No substantive statutory provision fulfills the purpose for which it was enacted unless fair and efficient procedures are provided for its enforcement. Under the Elizabethan family responsibility law, enforcement was confined to the parish justices of the peace, who at that time exercised both administrative and judicial functions. The blending of administrative and judicial functions no longer being the rule in American local government, practically all of the American family responsibility statutes provide for some judicial procedure by which the support duty may be enforced. The basic issue with which the courts have been concerned in applying these statutory remedies may be pointed up by first considering those few American laws which state the support duty but provide no remedy. Under such a statute the California Supreme Court, in Paxton v. Paxton, held that the statement of the duty implies a remedy and, on this basis, allowed a dependent person to bring an action in equity for future support against a responsible relative. The South Dakota court, while first holding that a similar statute authorized only an action by the county for assistance already given, later, in Mower v. Mower, allowed a dependent person to enforce the support duty by securing an order for future support in a divorce action.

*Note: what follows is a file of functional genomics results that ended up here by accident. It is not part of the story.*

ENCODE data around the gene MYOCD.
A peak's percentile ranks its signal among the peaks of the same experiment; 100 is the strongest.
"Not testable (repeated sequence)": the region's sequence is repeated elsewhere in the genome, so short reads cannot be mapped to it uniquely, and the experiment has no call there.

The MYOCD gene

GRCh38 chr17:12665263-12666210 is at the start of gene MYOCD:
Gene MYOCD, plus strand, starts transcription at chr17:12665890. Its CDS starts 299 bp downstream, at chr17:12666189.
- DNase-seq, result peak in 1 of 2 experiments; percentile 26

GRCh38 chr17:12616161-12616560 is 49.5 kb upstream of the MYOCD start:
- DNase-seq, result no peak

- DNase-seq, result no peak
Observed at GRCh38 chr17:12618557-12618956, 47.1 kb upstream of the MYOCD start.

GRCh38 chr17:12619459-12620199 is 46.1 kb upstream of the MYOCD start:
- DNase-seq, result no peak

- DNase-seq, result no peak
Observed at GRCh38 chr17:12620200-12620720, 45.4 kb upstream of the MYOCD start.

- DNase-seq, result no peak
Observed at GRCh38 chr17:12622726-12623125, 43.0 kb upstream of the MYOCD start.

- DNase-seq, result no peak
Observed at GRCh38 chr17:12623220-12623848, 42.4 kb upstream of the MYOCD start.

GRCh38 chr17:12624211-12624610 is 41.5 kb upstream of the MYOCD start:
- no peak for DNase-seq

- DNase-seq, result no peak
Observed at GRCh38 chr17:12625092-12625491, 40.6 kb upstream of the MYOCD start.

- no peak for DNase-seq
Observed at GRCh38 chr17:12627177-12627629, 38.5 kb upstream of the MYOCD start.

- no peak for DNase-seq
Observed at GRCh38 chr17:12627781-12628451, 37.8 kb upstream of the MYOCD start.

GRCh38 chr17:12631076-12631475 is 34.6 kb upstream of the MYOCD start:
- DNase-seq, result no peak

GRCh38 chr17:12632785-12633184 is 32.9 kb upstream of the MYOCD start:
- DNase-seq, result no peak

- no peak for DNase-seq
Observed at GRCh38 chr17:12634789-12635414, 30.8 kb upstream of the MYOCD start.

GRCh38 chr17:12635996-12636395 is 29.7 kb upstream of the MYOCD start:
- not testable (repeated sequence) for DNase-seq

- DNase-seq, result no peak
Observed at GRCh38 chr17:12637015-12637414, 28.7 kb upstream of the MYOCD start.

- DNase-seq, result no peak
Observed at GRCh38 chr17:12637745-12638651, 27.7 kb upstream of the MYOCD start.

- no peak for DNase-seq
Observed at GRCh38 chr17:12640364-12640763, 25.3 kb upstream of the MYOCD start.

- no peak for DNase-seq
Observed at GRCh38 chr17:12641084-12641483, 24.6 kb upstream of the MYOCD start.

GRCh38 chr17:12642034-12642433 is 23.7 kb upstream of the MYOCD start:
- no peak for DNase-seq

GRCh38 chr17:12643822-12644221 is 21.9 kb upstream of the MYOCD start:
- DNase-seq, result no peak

Daniel R. Mandelker,
Family Responsibilty Under the American Poor Laws: II,
Mich. L. Rev.
Available at: https://repository.law.umich.edu/mlr/vol54/iss5/25